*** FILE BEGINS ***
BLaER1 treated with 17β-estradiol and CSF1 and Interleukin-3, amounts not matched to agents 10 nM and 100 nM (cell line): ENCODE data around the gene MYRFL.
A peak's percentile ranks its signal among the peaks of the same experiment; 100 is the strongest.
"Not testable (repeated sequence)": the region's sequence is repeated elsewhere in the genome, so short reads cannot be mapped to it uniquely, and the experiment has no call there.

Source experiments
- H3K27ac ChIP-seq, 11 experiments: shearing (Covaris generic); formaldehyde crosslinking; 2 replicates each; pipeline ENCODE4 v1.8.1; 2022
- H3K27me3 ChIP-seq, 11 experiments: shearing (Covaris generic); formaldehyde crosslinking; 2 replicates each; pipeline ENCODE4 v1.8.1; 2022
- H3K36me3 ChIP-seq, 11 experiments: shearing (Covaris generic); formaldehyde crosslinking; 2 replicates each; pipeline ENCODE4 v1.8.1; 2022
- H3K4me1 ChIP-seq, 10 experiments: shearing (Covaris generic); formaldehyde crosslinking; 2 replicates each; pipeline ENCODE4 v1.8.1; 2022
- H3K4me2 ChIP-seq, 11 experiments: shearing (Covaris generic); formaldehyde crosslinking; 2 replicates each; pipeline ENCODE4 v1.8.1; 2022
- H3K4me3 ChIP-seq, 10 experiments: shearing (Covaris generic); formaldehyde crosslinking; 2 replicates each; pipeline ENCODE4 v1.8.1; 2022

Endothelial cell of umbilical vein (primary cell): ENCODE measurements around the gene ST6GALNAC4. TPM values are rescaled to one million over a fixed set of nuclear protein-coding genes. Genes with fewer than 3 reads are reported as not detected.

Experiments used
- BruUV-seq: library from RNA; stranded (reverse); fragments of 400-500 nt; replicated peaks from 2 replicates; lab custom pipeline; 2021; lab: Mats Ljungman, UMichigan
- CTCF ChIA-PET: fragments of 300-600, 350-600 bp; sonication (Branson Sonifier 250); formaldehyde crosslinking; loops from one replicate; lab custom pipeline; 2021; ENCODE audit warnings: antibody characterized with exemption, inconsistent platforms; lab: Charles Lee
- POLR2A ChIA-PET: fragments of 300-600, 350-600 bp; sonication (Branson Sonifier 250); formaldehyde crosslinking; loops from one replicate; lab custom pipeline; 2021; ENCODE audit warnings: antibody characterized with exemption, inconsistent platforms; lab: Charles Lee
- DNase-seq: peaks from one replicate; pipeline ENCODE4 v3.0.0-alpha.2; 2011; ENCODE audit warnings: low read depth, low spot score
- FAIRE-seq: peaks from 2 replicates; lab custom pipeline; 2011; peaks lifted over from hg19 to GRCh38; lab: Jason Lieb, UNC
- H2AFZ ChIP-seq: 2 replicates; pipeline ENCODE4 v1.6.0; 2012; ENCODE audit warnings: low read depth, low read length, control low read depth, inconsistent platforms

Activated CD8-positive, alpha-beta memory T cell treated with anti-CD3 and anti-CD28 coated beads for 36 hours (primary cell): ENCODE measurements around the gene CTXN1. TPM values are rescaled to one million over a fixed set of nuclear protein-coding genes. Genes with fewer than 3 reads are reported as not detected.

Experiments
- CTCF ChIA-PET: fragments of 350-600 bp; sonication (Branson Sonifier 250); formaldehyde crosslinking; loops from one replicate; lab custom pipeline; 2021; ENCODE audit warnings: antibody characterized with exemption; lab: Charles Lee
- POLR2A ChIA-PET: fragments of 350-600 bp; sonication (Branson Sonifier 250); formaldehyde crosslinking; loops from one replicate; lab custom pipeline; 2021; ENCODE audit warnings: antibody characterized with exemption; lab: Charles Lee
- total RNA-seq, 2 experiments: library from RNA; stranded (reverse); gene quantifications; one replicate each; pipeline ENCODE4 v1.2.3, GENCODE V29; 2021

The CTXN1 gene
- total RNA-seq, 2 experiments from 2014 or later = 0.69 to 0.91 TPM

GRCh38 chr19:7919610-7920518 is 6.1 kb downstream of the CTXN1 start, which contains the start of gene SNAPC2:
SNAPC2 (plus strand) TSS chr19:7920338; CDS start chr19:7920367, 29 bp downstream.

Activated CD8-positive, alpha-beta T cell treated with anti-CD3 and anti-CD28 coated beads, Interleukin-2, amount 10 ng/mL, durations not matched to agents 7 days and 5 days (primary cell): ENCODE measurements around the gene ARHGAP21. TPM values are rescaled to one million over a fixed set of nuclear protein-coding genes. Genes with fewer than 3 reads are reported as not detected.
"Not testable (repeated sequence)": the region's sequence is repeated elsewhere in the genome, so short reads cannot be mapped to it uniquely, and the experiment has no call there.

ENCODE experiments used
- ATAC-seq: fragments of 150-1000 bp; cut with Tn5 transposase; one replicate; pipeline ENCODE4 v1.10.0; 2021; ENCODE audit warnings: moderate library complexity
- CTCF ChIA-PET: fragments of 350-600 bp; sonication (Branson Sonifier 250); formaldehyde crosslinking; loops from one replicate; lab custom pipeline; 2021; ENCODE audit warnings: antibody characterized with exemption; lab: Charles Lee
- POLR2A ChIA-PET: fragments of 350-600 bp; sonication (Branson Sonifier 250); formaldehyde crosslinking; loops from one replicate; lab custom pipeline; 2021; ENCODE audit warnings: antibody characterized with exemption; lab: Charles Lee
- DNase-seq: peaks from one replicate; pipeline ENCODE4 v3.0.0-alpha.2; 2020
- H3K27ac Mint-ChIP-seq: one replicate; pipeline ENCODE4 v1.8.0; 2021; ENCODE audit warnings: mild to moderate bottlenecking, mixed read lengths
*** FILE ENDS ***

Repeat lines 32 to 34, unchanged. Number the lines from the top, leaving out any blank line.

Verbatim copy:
- CTCF ChIA-PET: fragments of 350-600 bp; sonication (Branson Sonifier 250); formaldehyde crosslinking; loops from one replicate; lab custom pipeline; 2021; ENCODE audit warnings: antibody characterized with exemption; lab: Charles Lee
- POLR2A ChIA-PET: fragments of 350-600 bp; sonication (Branson Sonifier 250); formaldehyde crosslinking; loops from one replicate; lab custom pipeline; 2021; ENCODE audit warnings: antibody characterized with exemption; lab: Charles Lee
- DNase-seq: peaks from one replicate; pipeline ENCODE4 v3.0.0-alpha.2; 2020